62: Drama

A Thousand Things to Talk About
A Thousand Things to Talk About
62: Drama


Once a drama queen, always a drama queen?

Show notes and links:
Histrionic Personality Disorder (Psychology Today)
Histrionic Personality Disorder (Out of the Fog)
Dangerous Liaisons (Scientific American)
Narcissistic Personality Disorder (Mayo Clinic)
Borderline Personality Disorder (National Institutes of Mental Health)

Full episode text

Ever been called a drama queen? It’s one of those phrases that usually seems to come out as a curse, yet is very complicated.

After all, “drama queen” can mean many things. In some circumstances, someone can be called a drama queen for simply engaging in self-advocacy, or standing up to microaggressions. Sometimes, drama queen is the curse meant to devalue and dismiss legitimate concerns.

When it goes beyond self-advocacy and a strategic creation of scene, then this drama queen question becomes much more intense. While “drama queen” is not an official medical diagnosis, there are a number of DSM 5 listed disorders that mimic or include what is colloquially referred to as being a drama queen, a phrase that in many ways could possibly be stigmatizing in a culture that already heavily stigmatizes mental illness.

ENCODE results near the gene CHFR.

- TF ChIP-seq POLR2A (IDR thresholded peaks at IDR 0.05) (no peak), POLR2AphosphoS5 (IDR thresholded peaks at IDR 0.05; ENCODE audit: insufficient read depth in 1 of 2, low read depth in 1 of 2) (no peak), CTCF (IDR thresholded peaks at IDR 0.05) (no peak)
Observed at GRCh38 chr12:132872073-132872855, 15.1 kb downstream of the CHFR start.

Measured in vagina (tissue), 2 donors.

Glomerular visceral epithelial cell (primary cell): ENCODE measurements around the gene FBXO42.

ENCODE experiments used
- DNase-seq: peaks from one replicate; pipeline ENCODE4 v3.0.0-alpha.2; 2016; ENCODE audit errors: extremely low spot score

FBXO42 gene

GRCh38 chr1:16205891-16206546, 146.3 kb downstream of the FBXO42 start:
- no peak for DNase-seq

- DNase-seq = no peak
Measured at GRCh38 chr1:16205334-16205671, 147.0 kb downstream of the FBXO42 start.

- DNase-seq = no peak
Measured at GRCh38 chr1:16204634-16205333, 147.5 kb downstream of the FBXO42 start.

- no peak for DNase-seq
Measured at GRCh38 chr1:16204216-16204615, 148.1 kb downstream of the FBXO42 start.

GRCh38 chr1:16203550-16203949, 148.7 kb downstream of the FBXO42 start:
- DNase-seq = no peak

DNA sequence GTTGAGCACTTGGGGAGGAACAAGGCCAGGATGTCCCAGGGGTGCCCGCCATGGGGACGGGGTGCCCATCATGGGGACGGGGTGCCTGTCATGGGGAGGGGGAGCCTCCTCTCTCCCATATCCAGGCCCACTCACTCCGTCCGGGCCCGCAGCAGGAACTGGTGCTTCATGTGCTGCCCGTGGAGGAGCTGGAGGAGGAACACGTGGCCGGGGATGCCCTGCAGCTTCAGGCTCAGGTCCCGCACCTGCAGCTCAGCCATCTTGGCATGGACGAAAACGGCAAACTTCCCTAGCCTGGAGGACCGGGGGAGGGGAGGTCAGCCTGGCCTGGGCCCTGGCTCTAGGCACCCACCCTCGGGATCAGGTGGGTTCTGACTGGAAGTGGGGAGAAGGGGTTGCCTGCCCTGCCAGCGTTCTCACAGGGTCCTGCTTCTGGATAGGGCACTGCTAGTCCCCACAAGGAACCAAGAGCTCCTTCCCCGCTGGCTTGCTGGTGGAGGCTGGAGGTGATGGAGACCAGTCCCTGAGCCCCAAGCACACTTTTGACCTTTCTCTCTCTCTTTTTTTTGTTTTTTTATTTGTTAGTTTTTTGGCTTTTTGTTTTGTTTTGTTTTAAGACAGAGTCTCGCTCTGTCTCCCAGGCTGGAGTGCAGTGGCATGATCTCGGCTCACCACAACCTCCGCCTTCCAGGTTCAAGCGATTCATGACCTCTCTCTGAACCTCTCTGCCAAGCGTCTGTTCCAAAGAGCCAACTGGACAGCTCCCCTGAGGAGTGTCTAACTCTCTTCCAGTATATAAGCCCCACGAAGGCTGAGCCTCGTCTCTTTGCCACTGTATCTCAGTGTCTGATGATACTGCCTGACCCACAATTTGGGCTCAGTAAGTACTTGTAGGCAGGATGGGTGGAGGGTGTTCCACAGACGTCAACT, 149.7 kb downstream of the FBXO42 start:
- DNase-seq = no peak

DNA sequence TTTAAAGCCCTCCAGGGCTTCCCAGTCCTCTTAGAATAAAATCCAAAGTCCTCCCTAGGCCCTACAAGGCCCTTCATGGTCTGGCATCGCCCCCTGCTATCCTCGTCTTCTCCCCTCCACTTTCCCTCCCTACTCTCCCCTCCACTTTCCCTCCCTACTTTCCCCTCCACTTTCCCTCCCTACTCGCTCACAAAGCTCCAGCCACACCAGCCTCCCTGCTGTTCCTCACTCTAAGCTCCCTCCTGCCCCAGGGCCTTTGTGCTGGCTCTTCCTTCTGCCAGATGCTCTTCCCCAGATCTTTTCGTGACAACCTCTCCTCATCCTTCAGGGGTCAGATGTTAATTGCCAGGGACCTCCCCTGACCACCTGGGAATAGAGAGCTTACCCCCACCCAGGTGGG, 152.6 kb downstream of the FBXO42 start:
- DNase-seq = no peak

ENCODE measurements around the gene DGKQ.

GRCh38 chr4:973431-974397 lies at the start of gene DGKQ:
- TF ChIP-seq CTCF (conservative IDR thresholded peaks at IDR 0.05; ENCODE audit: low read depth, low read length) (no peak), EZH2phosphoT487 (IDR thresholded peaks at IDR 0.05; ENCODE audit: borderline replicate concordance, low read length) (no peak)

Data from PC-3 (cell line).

For example there’s histrionic personality disorder, a diagnosis that some estimates put as high as 2 percent of the population, and mostly female. This disorder is characterized by constant attention-seeking, emotional overreaction, and suggestibility, along with a tendency to over-dramatize many situations. There’s also narcissistic personality disorder, mostly diagnosed in men, and characterized by an excessive need for admiration, disregard for others’ feelings, an inability to handle criticism, and a sense of entitlement. On an even more extreme end, there’s borderline personality disorder, which made its first appearance in the DSM 5, and is often what’s known as “co-occurring” with other disorders, characterized by brief psychotic episodes, extreme difficulty regulating emotions, and more.

One shared characteristic of all three of these disorders is that the best treatments are mostly talk therapy, behavioral therapy, and general self-awareness. Complicating the situation is the fact that, much like external chemical dependencies, the addiction to adrenaline of drama and attention is just as real. And unless someone acknowledges that they have the problem, dedicate themselves to treatment, and make an effort to be consistently and constantly self-aware, then true change may not be likely.